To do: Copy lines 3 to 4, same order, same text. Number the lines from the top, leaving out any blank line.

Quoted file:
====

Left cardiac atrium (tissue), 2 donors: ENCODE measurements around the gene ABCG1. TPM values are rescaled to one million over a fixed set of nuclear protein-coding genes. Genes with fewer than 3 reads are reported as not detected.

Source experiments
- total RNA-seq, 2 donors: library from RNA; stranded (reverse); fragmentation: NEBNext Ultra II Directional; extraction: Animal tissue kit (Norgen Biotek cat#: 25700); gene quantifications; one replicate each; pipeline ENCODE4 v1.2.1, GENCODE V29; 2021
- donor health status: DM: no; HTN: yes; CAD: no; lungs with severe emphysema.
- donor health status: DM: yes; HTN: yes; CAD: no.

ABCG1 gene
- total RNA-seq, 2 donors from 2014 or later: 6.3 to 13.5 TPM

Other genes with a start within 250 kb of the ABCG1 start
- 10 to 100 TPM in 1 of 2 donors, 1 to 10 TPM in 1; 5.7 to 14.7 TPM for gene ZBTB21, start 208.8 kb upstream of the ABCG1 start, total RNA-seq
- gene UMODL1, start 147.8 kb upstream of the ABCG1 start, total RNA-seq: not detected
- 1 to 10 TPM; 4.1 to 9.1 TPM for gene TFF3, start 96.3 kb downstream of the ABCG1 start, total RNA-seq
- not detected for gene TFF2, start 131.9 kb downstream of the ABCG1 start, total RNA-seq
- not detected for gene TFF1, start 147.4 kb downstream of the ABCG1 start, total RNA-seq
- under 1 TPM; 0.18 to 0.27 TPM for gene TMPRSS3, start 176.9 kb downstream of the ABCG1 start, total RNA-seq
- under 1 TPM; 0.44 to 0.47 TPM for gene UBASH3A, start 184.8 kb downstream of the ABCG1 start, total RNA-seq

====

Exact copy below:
- total RNA-seq, 2 donors: library from RNA; stranded (reverse); fragmentation: NEBNext Ultra II Directional; extraction: Animal tissue kit (Norgen Biotek cat#: 25700); gene quantifications; one replicate each; pipeline ENCODE4 v1.2.1, GENCODE V29; 2021
- donor health status: DM: no; HTN: yes; CAD: no; lungs with severe emphysema.